Danielle Dutton in Conversation with Sarah Escue
Sarah Escue: How did you first learn of Margaret Cavendish? What were your first impressions of her? After finishing the book, what did you learn about her as a writer? Yourself as a writer?
Danielle Dutton: I first learned of Cavendish in Virginia Woolf’s A Room of One’s Own. In Chapter Four, Woolf calls Cavendish a “giant cucumber [that has] spread itself over all the roses and carnations in the garden and choked them to death.” Amazingly, I did not immediately begin researching Cavendish after reading those lines. I forgot about her. It was only several years later, in grad school (in Denver), when I took a course on the seventeenth century (taught by Scott Howard) that I became hooked. It all really started when I read Cavendish’s proto-sci fi, proto-feminist, proto-novel A Description of a New World Called The Blazing World.
My earliest impressions: that she was wild (choking the roses), that she was misunderstood, that she was wonderful. I felt I had to know her, and there was part of me that felt like I did know her already. Then over the course of writing the book . . . of course I learned more about her philosophical ideas, her bio, her writing, the period, but that early sense of her never went away. That connection just got deeper.
It’s hard to say what I learned about myself as a writer writing it (or any other book). For me a book is like a performance or a possession, and then when it’s done, it’s just over. I’m left not knowing what to do or how. So the next project is the whole project of figuring that out, tip to tail, which is exhausting but also feels right. Whatever I’ve learned, or in whatever ways I have gotten better . . . I can’t see that clearly.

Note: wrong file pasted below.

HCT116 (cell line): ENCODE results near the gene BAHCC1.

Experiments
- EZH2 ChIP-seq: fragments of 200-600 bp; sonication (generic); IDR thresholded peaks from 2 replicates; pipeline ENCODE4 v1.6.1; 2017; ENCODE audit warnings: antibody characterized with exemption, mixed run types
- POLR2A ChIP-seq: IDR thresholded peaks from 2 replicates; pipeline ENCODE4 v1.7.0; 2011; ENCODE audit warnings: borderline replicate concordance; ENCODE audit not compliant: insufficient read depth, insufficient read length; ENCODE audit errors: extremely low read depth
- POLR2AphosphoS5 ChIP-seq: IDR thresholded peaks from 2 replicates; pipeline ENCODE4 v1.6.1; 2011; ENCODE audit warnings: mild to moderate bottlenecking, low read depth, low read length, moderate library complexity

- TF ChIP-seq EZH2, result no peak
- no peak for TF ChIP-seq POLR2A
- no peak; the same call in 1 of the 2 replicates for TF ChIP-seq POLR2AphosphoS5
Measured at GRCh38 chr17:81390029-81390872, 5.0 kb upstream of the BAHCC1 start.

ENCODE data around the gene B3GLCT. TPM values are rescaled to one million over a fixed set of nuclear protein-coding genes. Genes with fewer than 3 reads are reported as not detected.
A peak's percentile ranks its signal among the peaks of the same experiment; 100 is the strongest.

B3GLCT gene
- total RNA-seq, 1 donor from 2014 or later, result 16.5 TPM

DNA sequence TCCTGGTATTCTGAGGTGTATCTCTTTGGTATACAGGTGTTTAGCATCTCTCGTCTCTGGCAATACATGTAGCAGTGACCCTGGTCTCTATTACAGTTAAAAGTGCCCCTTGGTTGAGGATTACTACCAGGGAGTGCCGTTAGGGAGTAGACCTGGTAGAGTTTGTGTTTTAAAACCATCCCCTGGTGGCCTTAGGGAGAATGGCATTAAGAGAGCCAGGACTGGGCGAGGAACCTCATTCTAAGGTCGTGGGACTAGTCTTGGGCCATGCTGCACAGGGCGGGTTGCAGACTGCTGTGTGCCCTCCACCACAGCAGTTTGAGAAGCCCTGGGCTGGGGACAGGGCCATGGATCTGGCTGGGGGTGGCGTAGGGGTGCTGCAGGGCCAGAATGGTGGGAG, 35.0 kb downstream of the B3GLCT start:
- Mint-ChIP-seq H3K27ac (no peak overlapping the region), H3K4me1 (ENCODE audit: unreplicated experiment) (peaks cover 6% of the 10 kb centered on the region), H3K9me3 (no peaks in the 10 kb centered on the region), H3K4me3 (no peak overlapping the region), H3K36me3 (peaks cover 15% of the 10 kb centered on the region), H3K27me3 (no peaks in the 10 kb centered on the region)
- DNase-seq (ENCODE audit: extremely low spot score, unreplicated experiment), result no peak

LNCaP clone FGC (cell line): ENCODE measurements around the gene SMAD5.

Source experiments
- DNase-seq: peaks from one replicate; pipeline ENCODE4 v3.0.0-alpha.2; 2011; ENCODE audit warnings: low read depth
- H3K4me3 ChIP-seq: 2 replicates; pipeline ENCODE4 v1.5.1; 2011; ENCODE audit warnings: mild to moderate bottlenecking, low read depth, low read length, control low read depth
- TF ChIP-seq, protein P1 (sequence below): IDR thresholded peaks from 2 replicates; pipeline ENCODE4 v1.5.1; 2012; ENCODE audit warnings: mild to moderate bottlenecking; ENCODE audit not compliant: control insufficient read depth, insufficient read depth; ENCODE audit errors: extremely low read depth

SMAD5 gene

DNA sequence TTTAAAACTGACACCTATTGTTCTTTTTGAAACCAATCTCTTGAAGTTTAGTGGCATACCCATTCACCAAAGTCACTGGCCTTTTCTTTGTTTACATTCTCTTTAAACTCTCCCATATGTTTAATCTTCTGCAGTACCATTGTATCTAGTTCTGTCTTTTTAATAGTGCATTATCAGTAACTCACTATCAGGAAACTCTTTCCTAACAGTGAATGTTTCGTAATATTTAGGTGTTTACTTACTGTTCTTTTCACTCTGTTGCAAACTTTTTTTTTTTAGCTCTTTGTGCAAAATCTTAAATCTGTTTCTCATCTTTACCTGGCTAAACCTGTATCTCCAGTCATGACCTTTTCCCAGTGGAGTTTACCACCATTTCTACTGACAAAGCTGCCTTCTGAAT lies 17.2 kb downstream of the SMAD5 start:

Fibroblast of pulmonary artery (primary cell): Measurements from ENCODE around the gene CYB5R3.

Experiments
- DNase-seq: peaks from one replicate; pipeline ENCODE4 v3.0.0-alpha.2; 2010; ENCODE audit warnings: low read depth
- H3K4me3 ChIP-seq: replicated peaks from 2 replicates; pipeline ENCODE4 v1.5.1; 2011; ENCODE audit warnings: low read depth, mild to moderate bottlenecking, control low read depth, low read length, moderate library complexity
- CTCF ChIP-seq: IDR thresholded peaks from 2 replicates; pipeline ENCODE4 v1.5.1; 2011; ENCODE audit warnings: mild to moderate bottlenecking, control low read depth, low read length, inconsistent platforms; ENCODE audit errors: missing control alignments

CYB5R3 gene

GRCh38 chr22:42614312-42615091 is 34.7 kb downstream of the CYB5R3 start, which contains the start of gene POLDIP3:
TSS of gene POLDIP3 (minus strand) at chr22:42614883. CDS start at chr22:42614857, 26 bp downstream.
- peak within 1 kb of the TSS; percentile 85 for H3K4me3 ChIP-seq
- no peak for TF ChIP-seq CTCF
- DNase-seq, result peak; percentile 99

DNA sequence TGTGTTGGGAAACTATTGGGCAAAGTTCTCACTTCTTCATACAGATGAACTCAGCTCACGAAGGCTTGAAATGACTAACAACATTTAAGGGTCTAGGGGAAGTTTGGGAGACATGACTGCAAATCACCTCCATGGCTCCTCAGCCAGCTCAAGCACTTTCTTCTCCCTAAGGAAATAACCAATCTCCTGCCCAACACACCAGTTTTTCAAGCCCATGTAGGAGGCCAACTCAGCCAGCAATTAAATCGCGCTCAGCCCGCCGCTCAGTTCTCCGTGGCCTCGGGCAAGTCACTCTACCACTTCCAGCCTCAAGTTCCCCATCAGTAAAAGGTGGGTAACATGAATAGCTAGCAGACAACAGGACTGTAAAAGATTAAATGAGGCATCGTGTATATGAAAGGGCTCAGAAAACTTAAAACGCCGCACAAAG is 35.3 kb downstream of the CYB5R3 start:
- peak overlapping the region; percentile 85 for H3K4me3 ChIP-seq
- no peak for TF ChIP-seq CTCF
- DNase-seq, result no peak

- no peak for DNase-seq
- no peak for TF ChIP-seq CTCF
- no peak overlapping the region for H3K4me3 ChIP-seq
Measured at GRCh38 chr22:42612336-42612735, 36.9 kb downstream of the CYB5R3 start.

SE: What was your intention when you first began writing Margaret the First? Did your intentions or expectations change during and after writing this book?
DD: Starting out, my intention was just to write a book, to figure out how to write it, but not just “a” book, this particular book . . . at times that felt almost impossible, as probably every book feels to every writer at some point. So, I wanted to write a book . . . and I wanted it to be beautiful and magical and to introduce the world (the part of it that still needed an introduction) to this incredible person, Margaret Cavendish, and her ideas, her writing, and also more generally to some of the ideas and questions in which she lived and which are still urgent today (re: progress, science, wonder, the universe, a woman’s place in it all, etc.). In that sense, then, my intentions and expectations did not change . . . I kept trying to figure out how to write this book until I decided I was done. The figuring out, though, was complicated, with many false starts (and even some false stops).